Most annual flu seasons also see a mild surge in respiratory syncytial virus (RSV), a common infection that causes a normal cold and mainly affects infants and young children.
But this fall, surges in both flu and RSV among kids have strained the hospital system across both the state and the nation. As of Monday, just 5% of Illinois’ pediatric intensive care unit (PICU) beds were available. During the worst waves of COVID-19 over the past several years, about half of all PICU beds still remained available, according to Illinois Department of Public Health Director Dr. Sameer Vohra.
RSV cases were few and far between during the 2020 and 2021 fall seasons thanks to COVID-19 protocols, widespread mask-wearing and school closures. This year, though, schools around Illinois started seeing kids get sick with the virus almost immediately after opening in September.
“We see cases of RSV and flu every winter, but this year’s surge was earlier and more intense,” said Dr. Michael Slater, an emergency department physician at Ascension Saint Francis hospital in Evanston. “Cases of flu are up much higher, much earlier than in any recent season. With more people coming in with the flu, RSV, COVID and other infections needing hospitalization, it’s more important than ever to take the necessary steps to prevent respiratory illness.”
At an IDPH press conference held at Lurie Children’s Hospital in Chicago earlier this month, Vohra also added that the lack of available hospital beds has forced kids with other illnesses to wait for care or travel long distances to the nearest hospital with an opening. Plus, a nationwide shortage of health care workers has worsened the ability of hospitals to handle the RSV and flu surges in Illinois, he said.
Locally around Evanston, the health care system is facing very similar circumstances. Last month, NorthShore University HealthSystem saw its highest overall number of October emergency department visits in two years. That uptick was fueled by a 28% year-over-year increase in emergency visits for the month of October specifically for kids five and under, according to Dr. Ernie Wang, chief of emergency medicine for NorthShore.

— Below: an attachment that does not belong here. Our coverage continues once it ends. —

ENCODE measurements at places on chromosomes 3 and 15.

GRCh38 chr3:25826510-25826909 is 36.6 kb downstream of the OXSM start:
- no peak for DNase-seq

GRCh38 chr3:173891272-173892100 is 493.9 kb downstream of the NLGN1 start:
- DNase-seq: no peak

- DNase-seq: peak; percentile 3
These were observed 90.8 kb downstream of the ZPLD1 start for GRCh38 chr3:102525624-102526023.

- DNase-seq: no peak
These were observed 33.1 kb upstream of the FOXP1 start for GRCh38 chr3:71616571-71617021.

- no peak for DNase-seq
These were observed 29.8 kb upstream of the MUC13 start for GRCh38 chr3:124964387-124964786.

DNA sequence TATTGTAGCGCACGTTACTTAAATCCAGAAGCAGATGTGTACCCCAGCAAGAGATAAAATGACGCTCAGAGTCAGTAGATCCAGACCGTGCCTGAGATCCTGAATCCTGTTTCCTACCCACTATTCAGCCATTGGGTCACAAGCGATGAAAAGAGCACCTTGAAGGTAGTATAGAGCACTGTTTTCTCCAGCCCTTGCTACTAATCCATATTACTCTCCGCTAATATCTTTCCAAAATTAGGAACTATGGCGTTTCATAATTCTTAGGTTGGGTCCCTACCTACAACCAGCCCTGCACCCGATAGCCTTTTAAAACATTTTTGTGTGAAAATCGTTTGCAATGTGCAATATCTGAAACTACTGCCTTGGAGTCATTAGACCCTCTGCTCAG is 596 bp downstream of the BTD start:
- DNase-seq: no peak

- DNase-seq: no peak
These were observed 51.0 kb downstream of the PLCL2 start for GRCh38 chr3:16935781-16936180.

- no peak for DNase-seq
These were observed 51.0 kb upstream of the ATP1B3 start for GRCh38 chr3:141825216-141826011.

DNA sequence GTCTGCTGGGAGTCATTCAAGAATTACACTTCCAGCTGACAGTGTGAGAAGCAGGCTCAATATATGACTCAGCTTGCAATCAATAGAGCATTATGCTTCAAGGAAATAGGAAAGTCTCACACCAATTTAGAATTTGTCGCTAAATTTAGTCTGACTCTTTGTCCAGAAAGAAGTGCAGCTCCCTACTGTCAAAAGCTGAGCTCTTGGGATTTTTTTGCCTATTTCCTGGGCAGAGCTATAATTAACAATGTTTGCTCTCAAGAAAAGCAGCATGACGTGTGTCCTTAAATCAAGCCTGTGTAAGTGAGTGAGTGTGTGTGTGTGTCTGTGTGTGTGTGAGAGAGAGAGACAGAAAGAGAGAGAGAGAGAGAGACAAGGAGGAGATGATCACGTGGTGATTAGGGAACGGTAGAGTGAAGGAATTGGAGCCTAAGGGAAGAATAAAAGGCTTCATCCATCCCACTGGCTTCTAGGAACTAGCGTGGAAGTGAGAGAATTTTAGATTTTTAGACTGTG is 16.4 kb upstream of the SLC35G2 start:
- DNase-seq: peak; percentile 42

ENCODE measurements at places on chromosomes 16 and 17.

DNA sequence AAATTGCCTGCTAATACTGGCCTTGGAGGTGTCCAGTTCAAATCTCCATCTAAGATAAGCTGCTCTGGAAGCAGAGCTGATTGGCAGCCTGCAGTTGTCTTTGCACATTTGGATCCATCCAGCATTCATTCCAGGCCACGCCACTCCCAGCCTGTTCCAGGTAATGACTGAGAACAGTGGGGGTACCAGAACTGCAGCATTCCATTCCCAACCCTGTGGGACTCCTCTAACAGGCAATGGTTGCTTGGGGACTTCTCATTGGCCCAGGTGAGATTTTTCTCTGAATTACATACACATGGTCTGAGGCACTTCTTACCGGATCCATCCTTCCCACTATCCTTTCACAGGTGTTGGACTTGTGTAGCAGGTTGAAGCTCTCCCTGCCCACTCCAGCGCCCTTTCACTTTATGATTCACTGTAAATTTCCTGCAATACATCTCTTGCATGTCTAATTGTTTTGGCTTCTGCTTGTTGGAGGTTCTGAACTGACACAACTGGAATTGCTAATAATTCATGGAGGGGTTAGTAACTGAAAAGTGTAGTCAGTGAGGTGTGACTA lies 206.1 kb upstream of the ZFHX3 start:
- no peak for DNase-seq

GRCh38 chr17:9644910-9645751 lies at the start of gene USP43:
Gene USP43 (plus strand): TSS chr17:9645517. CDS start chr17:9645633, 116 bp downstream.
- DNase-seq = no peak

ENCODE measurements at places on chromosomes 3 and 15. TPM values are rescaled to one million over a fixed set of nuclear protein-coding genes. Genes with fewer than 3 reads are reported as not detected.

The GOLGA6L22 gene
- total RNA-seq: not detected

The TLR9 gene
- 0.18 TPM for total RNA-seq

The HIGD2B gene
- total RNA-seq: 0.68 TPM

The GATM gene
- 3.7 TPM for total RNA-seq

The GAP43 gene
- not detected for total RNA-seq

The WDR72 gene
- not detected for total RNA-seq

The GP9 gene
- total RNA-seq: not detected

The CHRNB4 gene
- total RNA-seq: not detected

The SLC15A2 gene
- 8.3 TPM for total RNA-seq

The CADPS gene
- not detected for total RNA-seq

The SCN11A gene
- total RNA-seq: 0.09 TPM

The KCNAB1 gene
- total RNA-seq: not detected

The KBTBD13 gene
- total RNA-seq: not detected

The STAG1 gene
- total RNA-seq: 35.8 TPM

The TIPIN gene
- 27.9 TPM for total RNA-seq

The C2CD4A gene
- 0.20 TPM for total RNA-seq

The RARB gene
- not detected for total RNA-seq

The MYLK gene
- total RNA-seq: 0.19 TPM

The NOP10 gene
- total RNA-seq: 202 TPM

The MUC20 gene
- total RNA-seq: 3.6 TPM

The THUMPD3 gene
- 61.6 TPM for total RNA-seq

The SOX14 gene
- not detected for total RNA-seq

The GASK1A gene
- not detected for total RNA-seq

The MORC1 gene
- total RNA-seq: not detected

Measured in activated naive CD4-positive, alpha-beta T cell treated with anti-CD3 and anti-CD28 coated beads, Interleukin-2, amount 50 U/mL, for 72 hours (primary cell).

Evanston Health and Human Services Director Ike Ogbo did not respond to questions from the RoundTable about local cases and hospitalizations, and what the city is doing to prevent a continued surge.
Meanwhile, District 65 Executive Director of Communications Melissa Messinger said the district has seen an increase in sickness-related absences among students.
“While we have had a handful of reported cases of RSV, many parents/caregivers do not provide a confirmed diagnosis when reporting their child’s absence due to illness,” Messinger said in an email. “Overall we are not seeing anything overly alarming at this time.”
Symptoms and prevention
Nearly all children will experience a case of RSV by the time they turn two, according to the Centers for Disease Control and Prevention. The majority of cases are mild, with symptoms typically occurring between four and six days after infection.
Below is the CDC’s complete list of possible symptoms that you may experience or see your child develop.
- Runny nose
- Decrease in appetite
“Those who are younger than two years of age and older than 65 or anyone with chronic medical conditions should be particularly careful and get tested if they show symptoms, such as fever, congestion and coughing,” Slater said. “Emergency departments throughout Chicagoland are busier than usual, so it’s best to start with your primary care physician, if you can.”
In the meantime, the best prevention methods to follow involve the same practices to stay safe from a COVID-19 infection. Here is a summary of recommendations from Slater, the CDC, IDPH and other health officials:
- Vaccines: Get your flu shot and COVID-19 booster as soon as possible. Kids over six months can get the flu vaccine, while children five and older are eligible for the COVID-19 vaccines and boosters.
- Practice basic hygiene: Make sure to wash your hands regularly, clean surfaces around your home and cover up your sneezes and coughs.
- Masking: Just like with COVID-19, a well-fitting surgical mask or N95 can keep you from spreading illness to others or becoming infected from the people around you.
- Stay home if you have symptoms: Call your primary care doctor if you or your child gets sick, and stay home while sick so you don’t spread the virus.
Ultimately, most cases pass without incident within a week or so.
“The best thing that we can do here is to prevent illness and use all the tools that we have available to prevent the spread of disease,” Vohra said. “This includes appropriate handwashing, staying home when sick, vaccinations and masking when comfortable and appropriate.”